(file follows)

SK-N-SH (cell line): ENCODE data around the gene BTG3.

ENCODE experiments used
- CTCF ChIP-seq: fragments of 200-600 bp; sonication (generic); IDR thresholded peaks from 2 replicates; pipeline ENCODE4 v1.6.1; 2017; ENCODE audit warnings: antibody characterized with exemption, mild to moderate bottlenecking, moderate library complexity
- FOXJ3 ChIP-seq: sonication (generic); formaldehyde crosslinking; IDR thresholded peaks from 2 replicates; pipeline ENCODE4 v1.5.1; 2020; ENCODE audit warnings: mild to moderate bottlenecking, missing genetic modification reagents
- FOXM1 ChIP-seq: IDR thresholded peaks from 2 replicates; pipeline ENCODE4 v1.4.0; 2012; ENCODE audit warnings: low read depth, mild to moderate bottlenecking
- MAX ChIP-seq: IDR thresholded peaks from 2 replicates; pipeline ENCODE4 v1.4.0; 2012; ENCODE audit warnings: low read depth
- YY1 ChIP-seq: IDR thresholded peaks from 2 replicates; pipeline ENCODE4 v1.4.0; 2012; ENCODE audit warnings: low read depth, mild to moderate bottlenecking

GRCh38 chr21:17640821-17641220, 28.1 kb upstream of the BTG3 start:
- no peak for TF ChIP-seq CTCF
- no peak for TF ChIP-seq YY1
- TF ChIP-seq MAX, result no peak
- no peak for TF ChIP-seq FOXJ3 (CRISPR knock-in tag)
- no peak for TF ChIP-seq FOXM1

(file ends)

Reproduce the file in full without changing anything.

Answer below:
SK-N-SH (cell line): ENCODE data around the gene BTG3.

ENCODE experiments used
- CTCF ChIP-seq: fragments of 200-600 bp; sonication (generic); IDR thresholded peaks from 2 replicates; pipeline ENCODE4 v1.6.1; 2017; ENCODE audit warnings: antibody characterized with exemption, mild to moderate bottlenecking, moderate library complexity
- FOXJ3 ChIP-seq: sonication (generic); formaldehyde crosslinking; IDR thresholded peaks from 2 replicates; pipeline ENCODE4 v1.5.1; 2020; ENCODE audit warnings: mild to moderate bottlenecking, missing genetic modification reagents
- FOXM1 ChIP-seq: IDR thresholded peaks from 2 replicates; pipeline ENCODE4 v1.4.0; 2012; ENCODE audit warnings: low read depth, mild to moderate bottlenecking
- MAX ChIP-seq: IDR thresholded peaks from 2 replicates; pipeline ENCODE4 v1.4.0; 2012; ENCODE audit warnings: low read depth
- YY1 ChIP-seq: IDR thresholded peaks from 2 replicates; pipeline ENCODE4 v1.4.0; 2012; ENCODE audit warnings: low read depth, mild to moderate bottlenecking

GRCh38 chr21:17640821-17641220, 28.1 kb upstream of the BTG3 start:
- no peak for TF ChIP-seq CTCF
- no peak for TF ChIP-seq YY1
- TF ChIP-seq MAX, result no peak
- no peak for TF ChIP-seq FOXJ3 (CRISPR knock-in tag)
- no peak for TF ChIP-seq FOXM1